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droo October 22nd, 2014 6:55pm

Group A is 83% of the population. Group B is 3%. Group A *collectively* contributes more money to charity than Group B. Statistically, is it fair to say an *individual* from Group A is more likely to be charitable than an *individual* from Group B?

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jalapeno verdadero
10/22/14 11:00 pm

Logically that doesn't follow. The answer is D) Not enough information.

Cole12 ...
10/22/14 2:17 pm

From just that information? No, of course not.

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bethanyq Ess Eff
10/22/14 1:45 pm

Not without more information, no. Even if the percentages aligned such that A collectively contributes more than its representation in the population and B collectively contributes less, we still couldn't conclude much from that data without knowing

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bethanyq Ess Eff
10/22/14 1:46 pm

their respective participation rates (eg, is A's overall contribution higher due to a handful of people who give huge sums? This would tend to suggest that fewer *individuals* within group A participate than the bulk numbers seem to indicate).

droo Santa Barbara
10/22/14 2:12 pm

Thank you- someone who understands statistics.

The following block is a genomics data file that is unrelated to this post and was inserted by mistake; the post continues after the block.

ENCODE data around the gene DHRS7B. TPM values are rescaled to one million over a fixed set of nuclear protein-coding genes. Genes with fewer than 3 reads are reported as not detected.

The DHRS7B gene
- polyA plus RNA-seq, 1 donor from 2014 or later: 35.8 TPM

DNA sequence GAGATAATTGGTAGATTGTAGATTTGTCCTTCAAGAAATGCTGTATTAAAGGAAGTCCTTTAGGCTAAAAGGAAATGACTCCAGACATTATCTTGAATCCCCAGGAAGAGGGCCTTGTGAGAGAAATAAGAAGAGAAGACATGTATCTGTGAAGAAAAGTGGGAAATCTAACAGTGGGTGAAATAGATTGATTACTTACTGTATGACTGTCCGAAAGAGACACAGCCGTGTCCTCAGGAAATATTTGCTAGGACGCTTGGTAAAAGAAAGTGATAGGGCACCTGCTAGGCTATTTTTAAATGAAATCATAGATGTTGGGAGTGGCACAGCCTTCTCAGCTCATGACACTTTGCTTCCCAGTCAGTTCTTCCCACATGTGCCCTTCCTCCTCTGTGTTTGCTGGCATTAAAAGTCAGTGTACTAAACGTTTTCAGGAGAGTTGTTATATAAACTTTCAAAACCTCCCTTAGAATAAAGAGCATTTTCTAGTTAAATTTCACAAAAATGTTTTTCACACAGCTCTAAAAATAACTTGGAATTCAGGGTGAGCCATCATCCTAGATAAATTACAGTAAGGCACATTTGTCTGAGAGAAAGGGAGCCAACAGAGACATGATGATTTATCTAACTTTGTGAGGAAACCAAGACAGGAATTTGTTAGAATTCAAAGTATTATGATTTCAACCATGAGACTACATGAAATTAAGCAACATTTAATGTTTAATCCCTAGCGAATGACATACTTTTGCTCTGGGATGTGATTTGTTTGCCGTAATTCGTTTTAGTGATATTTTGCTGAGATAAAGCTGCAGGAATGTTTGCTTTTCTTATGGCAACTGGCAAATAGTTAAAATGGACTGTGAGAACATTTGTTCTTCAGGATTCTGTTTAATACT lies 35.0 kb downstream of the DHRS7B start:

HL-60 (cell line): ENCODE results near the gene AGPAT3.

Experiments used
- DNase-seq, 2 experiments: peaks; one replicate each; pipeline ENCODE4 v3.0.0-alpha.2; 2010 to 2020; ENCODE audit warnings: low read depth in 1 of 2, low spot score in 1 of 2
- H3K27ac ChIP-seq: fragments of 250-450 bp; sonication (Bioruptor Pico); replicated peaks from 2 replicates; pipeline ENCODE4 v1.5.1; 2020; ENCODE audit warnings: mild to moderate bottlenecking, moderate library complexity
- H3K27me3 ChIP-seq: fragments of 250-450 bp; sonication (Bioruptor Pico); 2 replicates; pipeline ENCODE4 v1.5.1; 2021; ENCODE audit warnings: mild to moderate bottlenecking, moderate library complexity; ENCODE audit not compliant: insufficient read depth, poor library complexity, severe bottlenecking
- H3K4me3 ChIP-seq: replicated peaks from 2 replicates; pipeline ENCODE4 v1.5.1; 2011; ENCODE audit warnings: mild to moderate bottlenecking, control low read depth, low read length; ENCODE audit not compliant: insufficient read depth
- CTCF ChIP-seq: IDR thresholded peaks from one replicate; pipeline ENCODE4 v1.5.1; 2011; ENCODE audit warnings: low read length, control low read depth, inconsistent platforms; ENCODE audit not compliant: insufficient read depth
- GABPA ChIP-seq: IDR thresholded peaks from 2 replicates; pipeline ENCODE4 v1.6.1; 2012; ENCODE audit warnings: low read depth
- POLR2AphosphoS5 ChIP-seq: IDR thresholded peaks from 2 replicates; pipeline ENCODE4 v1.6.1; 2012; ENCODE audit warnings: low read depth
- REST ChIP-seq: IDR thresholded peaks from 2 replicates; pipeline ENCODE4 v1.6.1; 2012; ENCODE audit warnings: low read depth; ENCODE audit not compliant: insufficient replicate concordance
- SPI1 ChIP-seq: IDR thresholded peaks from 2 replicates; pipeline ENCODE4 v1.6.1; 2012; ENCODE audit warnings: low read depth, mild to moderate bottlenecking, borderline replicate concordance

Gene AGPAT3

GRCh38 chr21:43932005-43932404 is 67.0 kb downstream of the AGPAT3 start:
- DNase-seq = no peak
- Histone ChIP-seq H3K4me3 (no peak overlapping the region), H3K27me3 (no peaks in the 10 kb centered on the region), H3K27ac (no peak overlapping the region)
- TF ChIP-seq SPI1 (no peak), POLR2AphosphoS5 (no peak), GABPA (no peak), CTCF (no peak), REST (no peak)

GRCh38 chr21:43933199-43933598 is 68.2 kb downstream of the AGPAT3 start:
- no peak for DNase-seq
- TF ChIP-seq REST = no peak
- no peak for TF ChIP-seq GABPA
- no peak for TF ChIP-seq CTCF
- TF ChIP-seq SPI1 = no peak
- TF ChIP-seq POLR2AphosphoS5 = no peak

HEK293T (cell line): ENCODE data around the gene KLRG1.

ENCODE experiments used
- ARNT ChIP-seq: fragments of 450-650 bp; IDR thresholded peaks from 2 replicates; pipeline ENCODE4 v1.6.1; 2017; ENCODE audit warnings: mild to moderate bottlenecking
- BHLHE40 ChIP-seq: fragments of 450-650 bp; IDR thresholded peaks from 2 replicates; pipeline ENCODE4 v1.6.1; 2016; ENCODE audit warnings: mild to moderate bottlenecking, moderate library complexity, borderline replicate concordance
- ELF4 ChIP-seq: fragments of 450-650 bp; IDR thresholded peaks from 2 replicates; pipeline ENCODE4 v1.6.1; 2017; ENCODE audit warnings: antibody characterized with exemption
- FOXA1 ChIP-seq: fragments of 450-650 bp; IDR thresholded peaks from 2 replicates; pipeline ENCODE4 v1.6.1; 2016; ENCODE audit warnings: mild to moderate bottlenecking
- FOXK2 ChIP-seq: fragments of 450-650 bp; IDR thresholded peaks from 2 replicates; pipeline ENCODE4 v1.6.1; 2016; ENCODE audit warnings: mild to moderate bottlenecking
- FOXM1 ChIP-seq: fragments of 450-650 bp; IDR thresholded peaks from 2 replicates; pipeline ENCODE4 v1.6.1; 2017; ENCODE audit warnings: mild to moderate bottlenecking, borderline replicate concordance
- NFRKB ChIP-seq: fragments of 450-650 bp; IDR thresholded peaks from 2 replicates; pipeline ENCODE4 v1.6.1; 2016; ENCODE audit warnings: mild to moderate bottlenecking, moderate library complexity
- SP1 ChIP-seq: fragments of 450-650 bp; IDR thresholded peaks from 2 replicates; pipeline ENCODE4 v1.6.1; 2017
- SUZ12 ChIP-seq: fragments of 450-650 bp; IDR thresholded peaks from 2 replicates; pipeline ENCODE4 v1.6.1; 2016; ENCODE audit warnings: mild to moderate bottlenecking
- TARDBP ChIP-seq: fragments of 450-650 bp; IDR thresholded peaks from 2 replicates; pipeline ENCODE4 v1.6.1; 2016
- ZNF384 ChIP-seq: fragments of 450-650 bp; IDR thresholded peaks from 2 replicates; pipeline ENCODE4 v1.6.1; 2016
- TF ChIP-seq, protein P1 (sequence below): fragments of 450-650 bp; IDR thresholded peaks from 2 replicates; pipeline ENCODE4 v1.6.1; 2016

bethanyq Ess Eff
10/22/14 2:24 pm

Hooray! Dr. Ponder would be so proud ;)

FacePalm That Trick Never Works
10/22/14 6:33 pm

That's it exactly!

FacePalm That Trick Never Works
10/22/14 6:35 pm

Also, if group A each contributes $1, while group B each contributes $5, the total amounts are still going to skew towards A even though B is more generous.

Arananthi Literal Ninja
10/22/14 12:58 pm

Only if group A collectively contributes 27x more than Group B.

Optimus1
10/22/14 12:44 pm

You asked if it where more likely, then brought in an equation that was not part of the original question. Out this into numbers: 83 A vs 3 B. "Likely" and "odds" have the same meaning in this illustration. So, "odds are, it is more likely that...

Optimus1
10/22/14 12:45 pm

...an "individual" from the 83 will donate than one of the 3.

Optimus1
10/22/14 12:46 pm

But posing your equation, being the actual formula to show who had actually donated more.

Optimus1
10/22/14 12:49 pm

The fair way to ask this question would be, is an atheist more or less likely, based on actual findings, to donate vs Christians?

Optimus1
10/22/14 12:49 pm

Do you have any real numbers? I don't.

voc I am...what I am
10/22/14 12:25 pm

60% of the time, it works every time!

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droo Santa Barbara
10/22/14 11:56 am

The answer is "no". We need the percent per group which donates to charity, and then we need the average amount donated per percent of donaters, to determine who is more likely to be charitable.

Inspired by a group of dumbasses who think that just

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droo Santa Barbara
10/22/14 11:58 am